•   various Quilt Outlines will be provided - these are what are used as a base to practise placing the regular designs on.
•   these classes are technique classes: while we will be using my designs, the techniques can be applied to other designers' patterns as well.

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Point to Point Possibilities - an overview
Point to Point techniques from the basic to those as you have never seen them before!
Quicker, more accurate and more effective customised quilting is now achievable
Customised quilting is so much more efficient with p2p patterns - and there are very few situations in which you cannot use a p2p pattern!
These are a series of 3 classes, starting with basic p2p techniques being covered and then quickly advancing to push the boundaries using the p2p function

teaching p2p sashes

teaching p2p sashes
4 right angled p2p triangles per block.
Based on a 36 patch grid - block is on point!

Point to Point Possibilities #1: Tantalising Triangles
2 hour class

You will learn how to utilize differing types of p2p triangles in many different areas - or even the same types of p2p triangles but reconfiguring them for a different area. This is a large step in being able to complete customised quilts quickly and accurately.
we will be covering:
•   what is a p2p pattern?
•   auditioning patterns,
•   what makes one better than another?
•   when to use 'Freeze Aspect' OFF and when to use it ON
•   the different types of p2p triangles - right angles, half square triangles,p2p along the baseline, p2p bottom to top, equilateral triangles, hexagons, ...
•   the different areas p2p triangles can be used in - regular triangles, corner and side setting triangles, borders, paths (Jewel Box, etc), squares, alternate squares, square in squares, background for stars (LeMoyne, Ohio, Sawtooth, 4 point, ...) fill for stars, hexagons, customised e2e, etc.
•   customised p2p triangles - for specific blocks: 9 patch grids, 16 patch grids, puss-in-the-corner, ...

Statler Stitcher classes on p2p sashes
right angled p2p triangles were used in the borders, star backgrounds and star fills.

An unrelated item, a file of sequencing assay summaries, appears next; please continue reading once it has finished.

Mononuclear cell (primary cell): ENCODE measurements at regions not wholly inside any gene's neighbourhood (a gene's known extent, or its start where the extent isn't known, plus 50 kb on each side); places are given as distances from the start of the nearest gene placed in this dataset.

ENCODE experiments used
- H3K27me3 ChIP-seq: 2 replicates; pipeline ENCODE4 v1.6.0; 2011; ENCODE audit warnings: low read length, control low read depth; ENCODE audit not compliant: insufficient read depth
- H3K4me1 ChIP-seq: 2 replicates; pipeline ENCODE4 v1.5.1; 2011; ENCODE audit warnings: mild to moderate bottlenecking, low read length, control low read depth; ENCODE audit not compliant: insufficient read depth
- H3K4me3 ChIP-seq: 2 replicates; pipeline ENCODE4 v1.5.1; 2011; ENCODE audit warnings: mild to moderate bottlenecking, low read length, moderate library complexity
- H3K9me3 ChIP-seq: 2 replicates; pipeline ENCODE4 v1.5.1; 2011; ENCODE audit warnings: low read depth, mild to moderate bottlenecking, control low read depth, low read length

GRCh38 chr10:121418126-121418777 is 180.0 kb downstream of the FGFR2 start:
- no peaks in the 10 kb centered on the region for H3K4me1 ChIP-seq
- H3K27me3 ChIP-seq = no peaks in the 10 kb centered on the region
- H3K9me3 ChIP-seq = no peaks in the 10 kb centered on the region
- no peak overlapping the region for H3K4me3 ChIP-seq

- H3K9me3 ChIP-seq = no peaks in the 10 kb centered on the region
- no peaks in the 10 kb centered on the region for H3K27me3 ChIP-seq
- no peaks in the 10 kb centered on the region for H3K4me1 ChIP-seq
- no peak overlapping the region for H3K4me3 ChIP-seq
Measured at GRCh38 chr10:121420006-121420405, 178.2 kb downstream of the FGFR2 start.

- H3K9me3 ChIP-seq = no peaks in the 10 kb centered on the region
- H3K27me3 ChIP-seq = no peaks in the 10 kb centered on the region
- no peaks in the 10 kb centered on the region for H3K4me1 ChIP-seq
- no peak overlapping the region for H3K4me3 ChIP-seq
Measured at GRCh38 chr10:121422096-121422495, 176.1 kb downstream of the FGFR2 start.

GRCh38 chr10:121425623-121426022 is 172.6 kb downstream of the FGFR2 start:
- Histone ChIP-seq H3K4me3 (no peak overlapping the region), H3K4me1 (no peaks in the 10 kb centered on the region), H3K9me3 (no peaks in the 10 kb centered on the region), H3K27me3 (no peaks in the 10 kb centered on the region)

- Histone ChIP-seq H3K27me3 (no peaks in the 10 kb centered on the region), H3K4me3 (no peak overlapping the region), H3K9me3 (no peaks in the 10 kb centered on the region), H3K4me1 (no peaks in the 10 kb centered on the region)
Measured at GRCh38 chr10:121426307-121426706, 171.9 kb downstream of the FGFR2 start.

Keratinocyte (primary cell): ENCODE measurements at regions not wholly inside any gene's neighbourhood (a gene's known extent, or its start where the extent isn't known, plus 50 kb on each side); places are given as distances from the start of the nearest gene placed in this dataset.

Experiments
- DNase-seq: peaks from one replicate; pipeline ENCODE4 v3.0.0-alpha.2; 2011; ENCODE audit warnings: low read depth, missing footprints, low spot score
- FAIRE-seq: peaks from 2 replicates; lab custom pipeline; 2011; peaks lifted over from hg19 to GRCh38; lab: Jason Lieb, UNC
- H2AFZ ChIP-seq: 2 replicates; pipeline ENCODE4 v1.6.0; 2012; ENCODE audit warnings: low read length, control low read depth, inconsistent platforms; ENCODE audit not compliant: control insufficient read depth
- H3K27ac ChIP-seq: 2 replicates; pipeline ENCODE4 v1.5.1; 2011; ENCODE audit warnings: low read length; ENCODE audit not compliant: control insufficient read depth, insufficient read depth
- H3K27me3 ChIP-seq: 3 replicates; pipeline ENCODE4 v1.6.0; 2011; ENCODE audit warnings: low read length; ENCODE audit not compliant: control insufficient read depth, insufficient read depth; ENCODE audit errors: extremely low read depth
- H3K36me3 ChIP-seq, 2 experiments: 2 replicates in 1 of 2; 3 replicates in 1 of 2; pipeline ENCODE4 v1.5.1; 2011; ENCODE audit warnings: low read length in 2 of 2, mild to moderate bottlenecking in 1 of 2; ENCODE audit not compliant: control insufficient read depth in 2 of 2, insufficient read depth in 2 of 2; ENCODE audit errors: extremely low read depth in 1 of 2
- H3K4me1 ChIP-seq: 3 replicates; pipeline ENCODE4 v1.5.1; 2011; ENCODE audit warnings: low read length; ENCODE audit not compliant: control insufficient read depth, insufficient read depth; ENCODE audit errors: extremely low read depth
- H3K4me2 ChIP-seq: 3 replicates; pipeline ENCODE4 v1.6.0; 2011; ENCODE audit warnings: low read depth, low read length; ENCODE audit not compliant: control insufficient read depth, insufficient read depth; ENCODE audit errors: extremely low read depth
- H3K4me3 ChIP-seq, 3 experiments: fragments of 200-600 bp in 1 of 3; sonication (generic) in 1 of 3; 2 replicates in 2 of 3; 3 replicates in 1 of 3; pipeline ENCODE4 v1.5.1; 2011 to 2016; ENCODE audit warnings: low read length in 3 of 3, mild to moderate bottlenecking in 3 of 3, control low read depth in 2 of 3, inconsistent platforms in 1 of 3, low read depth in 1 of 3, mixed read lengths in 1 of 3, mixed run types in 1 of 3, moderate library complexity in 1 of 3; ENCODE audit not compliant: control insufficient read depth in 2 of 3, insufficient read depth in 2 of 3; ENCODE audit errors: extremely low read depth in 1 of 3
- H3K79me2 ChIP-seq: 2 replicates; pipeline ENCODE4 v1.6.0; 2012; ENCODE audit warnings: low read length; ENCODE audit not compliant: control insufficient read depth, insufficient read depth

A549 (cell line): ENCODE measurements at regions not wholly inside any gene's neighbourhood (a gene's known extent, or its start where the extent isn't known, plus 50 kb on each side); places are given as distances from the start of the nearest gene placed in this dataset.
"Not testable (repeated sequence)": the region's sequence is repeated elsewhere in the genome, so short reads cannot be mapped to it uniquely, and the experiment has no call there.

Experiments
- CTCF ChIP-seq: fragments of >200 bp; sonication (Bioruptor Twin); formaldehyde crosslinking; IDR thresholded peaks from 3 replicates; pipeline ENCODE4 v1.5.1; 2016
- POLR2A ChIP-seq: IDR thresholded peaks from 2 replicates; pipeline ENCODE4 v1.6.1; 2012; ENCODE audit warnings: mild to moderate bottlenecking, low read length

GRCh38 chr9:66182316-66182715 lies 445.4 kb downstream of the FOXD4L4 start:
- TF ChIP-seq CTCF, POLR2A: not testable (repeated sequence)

The sash pattern was also p2p design. This sample is one of the class projects

teaching p2p sashes
Sides - hst, centre - FG triangles

teaching p2p sashes
right angled p2p triangles used in the cream paths.

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teaching p2p sashes
p2p squares zig-zagging up the columns
the border is also p2p pattern

Point to Point Possibilities #2: Sashes, borders, squares & more
2 hour class

In this class we take a look at other p2p patterns so that quick, accurate and effective customised quilting can be achieved in yet more areas.
•   firstly - a short basic overview of p2p
•   p2p squares: customised stitching of squares, including squares based on specific grids (9 patch, 16 patch, ...)
•   p2p borders and corners: expecially useful for quilts with a regular block setting, but how easy it is to place p2p borders on quilts without this type of setting will also be shown
•   p2p sashes: showing how sashes the full width of the quilt can be stitched in one pass (as in you do not have to come back and 'fill in the gaps'. Using design multiples. When and where a p2p sash might not be suitable.
•   when is a 'sash' a 'sash'? We will look at the obvious straight settings and on point settings - but then go on to look at the less obvious Irish Chains, Grandmother's Gardens, Jewel Box, Jacobs Ladders, ...

teaching p2p sashes
p2p shape - somewhat resembling a triangle. Only p2p patterns were used in the making of this quilt

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teaching how to use point to point setup p2psu
the p2p function was used to place all designs

teaching p2p sashes
all patterns were placed using the p2p function

Point to Point Possibilities #3: Builders, p2psu, et al
2 hour class

These are point to point techniques which push the boundaries.
This class includes techniques developed for unusal or what would normally be considered 'hard-to-do' places. Areas which are normally time-consuming, sometimes very time-consuming and darned near impossible! The Statler Stitcher p2p function can be put to work here making accurate pattern placement a snap - just don't tell your customers!

•   firstly - a short basic overview of p2p